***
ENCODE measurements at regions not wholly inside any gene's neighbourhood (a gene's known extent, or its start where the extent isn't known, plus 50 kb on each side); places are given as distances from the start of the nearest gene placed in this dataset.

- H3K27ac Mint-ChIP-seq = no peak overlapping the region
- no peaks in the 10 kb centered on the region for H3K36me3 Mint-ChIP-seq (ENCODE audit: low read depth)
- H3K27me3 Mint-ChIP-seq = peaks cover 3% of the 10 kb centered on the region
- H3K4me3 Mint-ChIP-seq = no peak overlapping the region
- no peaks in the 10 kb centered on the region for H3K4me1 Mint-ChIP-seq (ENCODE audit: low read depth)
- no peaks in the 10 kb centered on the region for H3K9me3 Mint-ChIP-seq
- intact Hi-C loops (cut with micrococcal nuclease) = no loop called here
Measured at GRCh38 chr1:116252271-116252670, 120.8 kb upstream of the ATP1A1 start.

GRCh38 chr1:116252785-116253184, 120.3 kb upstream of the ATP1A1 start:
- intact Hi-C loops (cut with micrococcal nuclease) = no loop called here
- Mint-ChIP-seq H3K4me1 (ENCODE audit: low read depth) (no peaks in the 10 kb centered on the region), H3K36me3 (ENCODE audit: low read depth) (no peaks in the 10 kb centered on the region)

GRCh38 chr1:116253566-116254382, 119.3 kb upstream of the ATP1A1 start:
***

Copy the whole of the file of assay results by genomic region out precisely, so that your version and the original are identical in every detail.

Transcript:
ENCODE measurements at regions not wholly inside any gene's neighbourhood (a gene's known extent, or its start where the extent isn't known, plus 50 kb on each side); places are given as distances from the start of the nearest gene placed in this dataset.

- H3K27ac Mint-ChIP-seq = no peak overlapping the region
- no peaks in the 10 kb centered on the region for H3K36me3 Mint-ChIP-seq (ENCODE audit: low read depth)
- H3K27me3 Mint-ChIP-seq = peaks cover 3% of the 10 kb centered on the region
- H3K4me3 Mint-ChIP-seq = no peak overlapping the region
- no peaks in the 10 kb centered on the region for H3K4me1 Mint-ChIP-seq (ENCODE audit: low read depth)
- no peaks in the 10 kb centered on the region for H3K9me3 Mint-ChIP-seq
- intact Hi-C loops (cut with micrococcal nuclease) = no loop called here
Measured at GRCh38 chr1:116252271-116252670, 120.8 kb upstream of the ATP1A1 start.

GRCh38 chr1:116252785-116253184, 120.3 kb upstream of the ATP1A1 start:
- intact Hi-C loops (cut with micrococcal nuclease) = no loop called here
- Mint-ChIP-seq H3K4me1 (ENCODE audit: low read depth) (no peaks in the 10 kb centered on the region), H3K36me3 (ENCODE audit: low read depth) (no peaks in the 10 kb centered on the region)

GRCh38 chr1:116253566-116254382, 119.3 kb upstream of the ATP1A1 start: